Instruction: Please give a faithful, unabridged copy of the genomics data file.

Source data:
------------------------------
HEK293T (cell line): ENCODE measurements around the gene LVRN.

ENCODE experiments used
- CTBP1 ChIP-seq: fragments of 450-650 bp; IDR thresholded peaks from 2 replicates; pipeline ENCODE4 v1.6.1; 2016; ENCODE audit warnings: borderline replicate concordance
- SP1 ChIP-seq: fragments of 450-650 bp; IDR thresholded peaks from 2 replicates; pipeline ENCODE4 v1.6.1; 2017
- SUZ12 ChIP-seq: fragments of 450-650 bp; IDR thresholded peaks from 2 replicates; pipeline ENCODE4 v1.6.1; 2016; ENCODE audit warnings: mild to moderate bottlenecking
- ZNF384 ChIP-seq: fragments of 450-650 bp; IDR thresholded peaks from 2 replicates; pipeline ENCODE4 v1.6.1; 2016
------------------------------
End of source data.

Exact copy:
HEK293T (cell line): ENCODE measurements around the gene LVRN.

ENCODE experiments used
- CTBP1 ChIP-seq: fragments of 450-650 bp; IDR thresholded peaks from 2 replicates; pipeline ENCODE4 v1.6.1; 2016; ENCODE audit warnings: borderline replicate concordance
- SP1 ChIP-seq: fragments of 450-650 bp; IDR thresholded peaks from 2 replicates; pipeline ENCODE4 v1.6.1; 2017
- SUZ12 ChIP-seq: fragments of 450-650 bp; IDR thresholded peaks from 2 replicates; pipeline ENCODE4 v1.6.1; 2016; ENCODE audit warnings: mild to moderate bottlenecking
- ZNF384 ChIP-seq: fragments of 450-650 bp; IDR thresholded peaks from 2 replicates; pipeline ENCODE4 v1.6.1; 2016